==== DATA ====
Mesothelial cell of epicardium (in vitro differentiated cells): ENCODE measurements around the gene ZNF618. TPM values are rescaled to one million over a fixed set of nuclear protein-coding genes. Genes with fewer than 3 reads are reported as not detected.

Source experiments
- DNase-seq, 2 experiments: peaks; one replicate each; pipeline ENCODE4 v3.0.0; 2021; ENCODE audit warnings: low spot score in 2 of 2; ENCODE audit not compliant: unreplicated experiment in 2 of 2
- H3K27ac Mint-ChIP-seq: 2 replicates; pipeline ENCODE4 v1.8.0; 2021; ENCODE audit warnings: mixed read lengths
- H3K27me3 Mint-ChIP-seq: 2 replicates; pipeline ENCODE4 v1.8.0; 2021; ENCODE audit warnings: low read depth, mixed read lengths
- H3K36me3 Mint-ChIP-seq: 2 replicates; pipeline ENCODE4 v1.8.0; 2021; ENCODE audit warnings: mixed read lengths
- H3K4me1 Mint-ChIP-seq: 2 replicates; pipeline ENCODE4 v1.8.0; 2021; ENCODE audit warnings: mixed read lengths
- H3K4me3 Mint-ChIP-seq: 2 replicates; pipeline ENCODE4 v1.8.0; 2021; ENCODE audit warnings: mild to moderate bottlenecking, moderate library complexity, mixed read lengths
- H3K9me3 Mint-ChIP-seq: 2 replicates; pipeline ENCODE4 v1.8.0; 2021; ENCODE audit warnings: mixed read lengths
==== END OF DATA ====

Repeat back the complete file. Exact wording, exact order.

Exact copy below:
Mesothelial cell of epicardium (in vitro differentiated cells): ENCODE measurements around the gene ZNF618. TPM values are rescaled to one million over a fixed set of nuclear protein-coding genes. Genes with fewer than 3 reads are reported as not detected.

Source experiments
- DNase-seq, 2 experiments: peaks; one replicate each; pipeline ENCODE4 v3.0.0; 2021; ENCODE audit warnings: low spot score in 2 of 2; ENCODE audit not compliant: unreplicated experiment in 2 of 2
- H3K27ac Mint-ChIP-seq: 2 replicates; pipeline ENCODE4 v1.8.0; 2021; ENCODE audit warnings: mixed read lengths
- H3K27me3 Mint-ChIP-seq: 2 replicates; pipeline ENCODE4 v1.8.0; 2021; ENCODE audit warnings: low read depth, mixed read lengths
- H3K36me3 Mint-ChIP-seq: 2 replicates; pipeline ENCODE4 v1.8.0; 2021; ENCODE audit warnings: mixed read lengths
- H3K4me1 Mint-ChIP-seq: 2 replicates; pipeline ENCODE4 v1.8.0; 2021; ENCODE audit warnings: mixed read lengths
- H3K4me3 Mint-ChIP-seq: 2 replicates; pipeline ENCODE4 v1.8.0; 2021; ENCODE audit warnings: mild to moderate bottlenecking, moderate library complexity, mixed read lengths
- H3K9me3 Mint-ChIP-seq: 2 replicates; pipeline ENCODE4 v1.8.0; 2021; ENCODE audit warnings: mixed read lengths